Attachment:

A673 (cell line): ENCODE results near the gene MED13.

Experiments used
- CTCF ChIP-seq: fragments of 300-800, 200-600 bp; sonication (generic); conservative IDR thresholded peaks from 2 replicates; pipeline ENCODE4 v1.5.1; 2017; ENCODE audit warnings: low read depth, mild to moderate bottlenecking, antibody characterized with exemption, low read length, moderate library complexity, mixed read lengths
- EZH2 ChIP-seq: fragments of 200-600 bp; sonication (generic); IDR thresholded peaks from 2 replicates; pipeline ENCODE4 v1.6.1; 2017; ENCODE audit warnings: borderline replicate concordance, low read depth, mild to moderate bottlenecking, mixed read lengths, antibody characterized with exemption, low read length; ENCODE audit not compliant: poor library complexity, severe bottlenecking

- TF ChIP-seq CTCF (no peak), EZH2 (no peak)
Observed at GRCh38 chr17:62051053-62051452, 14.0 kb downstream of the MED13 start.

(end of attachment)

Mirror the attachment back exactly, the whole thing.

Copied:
A673 (cell line): ENCODE results near the gene MED13.

Experiments used
- CTCF ChIP-seq: fragments of 300-800, 200-600 bp; sonication (generic); conservative IDR thresholded peaks from 2 replicates; pipeline ENCODE4 v1.5.1; 2017; ENCODE audit warnings: low read depth, mild to moderate bottlenecking, antibody characterized with exemption, low read length, moderate library complexity, mixed read lengths
- EZH2 ChIP-seq: fragments of 200-600 bp; sonication (generic); IDR thresholded peaks from 2 replicates; pipeline ENCODE4 v1.6.1; 2017; ENCODE audit warnings: borderline replicate concordance, low read depth, mild to moderate bottlenecking, mixed read lengths, antibody characterized with exemption, low read length; ENCODE audit not compliant: poor library complexity, severe bottlenecking

- TF ChIP-seq CTCF (no peak), EZH2 (no peak)
Observed at GRCh38 chr17:62051053-62051452, 14.0 kb downstream of the MED13 start.